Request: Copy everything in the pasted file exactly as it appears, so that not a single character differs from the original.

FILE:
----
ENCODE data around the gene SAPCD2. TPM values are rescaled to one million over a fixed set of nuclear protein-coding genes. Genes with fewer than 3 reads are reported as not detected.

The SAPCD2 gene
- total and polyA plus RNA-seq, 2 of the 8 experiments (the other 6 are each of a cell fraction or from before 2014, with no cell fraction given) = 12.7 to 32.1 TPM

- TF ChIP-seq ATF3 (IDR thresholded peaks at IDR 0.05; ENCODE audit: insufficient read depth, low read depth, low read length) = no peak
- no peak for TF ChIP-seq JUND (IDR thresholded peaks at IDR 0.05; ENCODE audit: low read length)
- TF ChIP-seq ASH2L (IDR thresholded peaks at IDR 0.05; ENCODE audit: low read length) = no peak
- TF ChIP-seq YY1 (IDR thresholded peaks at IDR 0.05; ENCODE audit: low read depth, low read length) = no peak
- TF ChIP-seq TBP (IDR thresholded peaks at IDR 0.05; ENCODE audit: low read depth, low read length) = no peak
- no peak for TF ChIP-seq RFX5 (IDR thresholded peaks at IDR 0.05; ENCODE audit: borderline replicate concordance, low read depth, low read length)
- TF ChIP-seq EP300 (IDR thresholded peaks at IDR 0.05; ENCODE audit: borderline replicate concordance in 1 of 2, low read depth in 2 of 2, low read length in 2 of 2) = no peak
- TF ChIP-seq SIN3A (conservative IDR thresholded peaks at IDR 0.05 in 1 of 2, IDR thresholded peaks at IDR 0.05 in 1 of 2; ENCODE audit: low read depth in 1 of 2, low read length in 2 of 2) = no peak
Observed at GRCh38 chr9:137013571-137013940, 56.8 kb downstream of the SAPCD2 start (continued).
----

ENCODE data around the gene SAPCD2. TPM values are rescaled to one million over a fixed set of nuclear protein-coding genes. Genes with fewer than 3 reads are reported as not detected.

The SAPCD2 gene
- total and polyA plus RNA-seq, 2 of the 8 experiments (the other 6 are each of a cell fraction or from before 2014, with no cell fraction given) = 12.7 to 32.1 TPM

- TF ChIP-seq ATF3 (IDR thresholded peaks at IDR 0.05; ENCODE audit: insufficient read depth, low read depth, low read length) = no peak
- no peak for TF ChIP-seq JUND (IDR thresholded peaks at IDR 0.05; ENCODE audit: low read length)
- TF ChIP-seq ASH2L (IDR thresholded peaks at IDR 0.05; ENCODE audit: low read length) = no peak
- TF ChIP-seq YY1 (IDR thresholded peaks at IDR 0.05; ENCODE audit: low read depth, low read length) = no peak
- TF ChIP-seq TBP (IDR thresholded peaks at IDR 0.05; ENCODE audit: low read depth, low read length) = no peak
- no peak for TF ChIP-seq RFX5 (IDR thresholded peaks at IDR 0.05; ENCODE audit: borderline replicate concordance, low read depth, low read length)
- TF ChIP-seq EP300 (IDR thresholded peaks at IDR 0.05; ENCODE audit: borderline replicate concordance in 1 of 2, low read depth in 2 of 2, low read length in 2 of 2) = no peak
- TF ChIP-seq SIN3A (conservative IDR thresholded peaks at IDR 0.05 in 1 of 2, IDR thresholded peaks at IDR 0.05 in 1 of 2; ENCODE audit: low read depth in 1 of 2, low read length in 2 of 2) = no peak
Observed at GRCh38 chr9:137013571-137013940, 56.8 kb downstream of the SAPCD2 start (continued).